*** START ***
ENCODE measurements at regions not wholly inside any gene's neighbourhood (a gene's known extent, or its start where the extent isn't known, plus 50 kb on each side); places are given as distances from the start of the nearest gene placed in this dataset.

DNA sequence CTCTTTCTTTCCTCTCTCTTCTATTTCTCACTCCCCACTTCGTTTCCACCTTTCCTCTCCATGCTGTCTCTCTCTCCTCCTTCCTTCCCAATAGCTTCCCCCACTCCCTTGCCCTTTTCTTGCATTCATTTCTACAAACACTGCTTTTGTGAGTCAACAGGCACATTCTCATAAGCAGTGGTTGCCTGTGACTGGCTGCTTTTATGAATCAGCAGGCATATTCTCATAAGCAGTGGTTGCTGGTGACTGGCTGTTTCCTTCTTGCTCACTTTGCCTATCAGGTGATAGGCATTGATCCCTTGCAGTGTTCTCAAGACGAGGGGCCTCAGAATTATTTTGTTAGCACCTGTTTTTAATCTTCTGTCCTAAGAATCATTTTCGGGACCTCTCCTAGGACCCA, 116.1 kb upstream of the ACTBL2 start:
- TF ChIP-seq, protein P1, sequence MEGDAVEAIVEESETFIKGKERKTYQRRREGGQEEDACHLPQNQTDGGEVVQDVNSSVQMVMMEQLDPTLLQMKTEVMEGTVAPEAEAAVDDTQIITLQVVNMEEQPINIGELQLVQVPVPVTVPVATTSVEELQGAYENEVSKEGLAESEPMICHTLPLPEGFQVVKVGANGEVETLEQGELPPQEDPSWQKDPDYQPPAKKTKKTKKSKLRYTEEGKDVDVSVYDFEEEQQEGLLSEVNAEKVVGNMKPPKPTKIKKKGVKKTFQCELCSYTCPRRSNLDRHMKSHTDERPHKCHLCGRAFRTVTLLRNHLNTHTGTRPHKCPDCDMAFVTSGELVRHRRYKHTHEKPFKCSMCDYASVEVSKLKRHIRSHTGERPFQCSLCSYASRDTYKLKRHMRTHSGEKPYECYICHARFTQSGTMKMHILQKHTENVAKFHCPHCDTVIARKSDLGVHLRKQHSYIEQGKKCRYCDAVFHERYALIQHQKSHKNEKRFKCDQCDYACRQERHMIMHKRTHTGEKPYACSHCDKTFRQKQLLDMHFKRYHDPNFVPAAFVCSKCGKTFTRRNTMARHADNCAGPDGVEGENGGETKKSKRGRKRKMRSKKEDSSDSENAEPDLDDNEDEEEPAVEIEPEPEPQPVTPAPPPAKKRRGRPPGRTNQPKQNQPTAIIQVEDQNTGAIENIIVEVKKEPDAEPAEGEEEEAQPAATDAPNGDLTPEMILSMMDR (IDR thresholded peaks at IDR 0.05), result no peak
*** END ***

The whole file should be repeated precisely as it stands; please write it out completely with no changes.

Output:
ENCODE measurements at regions not wholly inside any gene's neighbourhood (a gene's known extent, or its start where the extent isn't known, plus 50 kb on each side); places are given as distances from the start of the nearest gene placed in this dataset.

DNA sequence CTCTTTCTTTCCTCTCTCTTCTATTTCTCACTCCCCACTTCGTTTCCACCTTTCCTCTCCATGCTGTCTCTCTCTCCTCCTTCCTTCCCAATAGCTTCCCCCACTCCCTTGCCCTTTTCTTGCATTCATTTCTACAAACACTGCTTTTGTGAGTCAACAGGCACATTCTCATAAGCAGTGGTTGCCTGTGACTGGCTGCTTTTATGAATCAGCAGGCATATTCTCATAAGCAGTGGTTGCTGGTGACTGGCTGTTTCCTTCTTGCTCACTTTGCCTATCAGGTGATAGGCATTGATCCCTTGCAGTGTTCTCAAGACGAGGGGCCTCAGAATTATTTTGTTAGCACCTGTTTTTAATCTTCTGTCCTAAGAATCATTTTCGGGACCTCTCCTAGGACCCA, 116.1 kb upstream of the ACTBL2 start:
- TF ChIP-seq, protein P1, sequence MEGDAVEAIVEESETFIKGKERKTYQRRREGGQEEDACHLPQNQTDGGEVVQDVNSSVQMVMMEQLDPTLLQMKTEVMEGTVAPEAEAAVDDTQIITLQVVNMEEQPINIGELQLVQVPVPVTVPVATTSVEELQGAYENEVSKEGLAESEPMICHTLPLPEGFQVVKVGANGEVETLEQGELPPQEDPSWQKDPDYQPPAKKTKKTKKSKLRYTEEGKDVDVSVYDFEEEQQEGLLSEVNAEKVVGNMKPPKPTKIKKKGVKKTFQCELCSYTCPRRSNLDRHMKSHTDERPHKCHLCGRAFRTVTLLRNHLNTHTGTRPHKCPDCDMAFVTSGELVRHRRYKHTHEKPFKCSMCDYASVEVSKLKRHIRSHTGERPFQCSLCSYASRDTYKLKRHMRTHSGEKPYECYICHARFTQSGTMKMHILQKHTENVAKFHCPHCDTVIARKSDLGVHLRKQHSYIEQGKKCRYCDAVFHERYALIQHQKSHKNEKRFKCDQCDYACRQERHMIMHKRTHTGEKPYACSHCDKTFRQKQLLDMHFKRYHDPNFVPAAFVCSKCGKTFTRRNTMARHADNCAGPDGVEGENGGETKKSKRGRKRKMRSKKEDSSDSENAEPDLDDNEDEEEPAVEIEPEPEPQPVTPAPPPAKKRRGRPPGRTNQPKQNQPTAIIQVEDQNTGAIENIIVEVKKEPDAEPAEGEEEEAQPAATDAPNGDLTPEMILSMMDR (IDR thresholded peaks at IDR 0.05), result no peak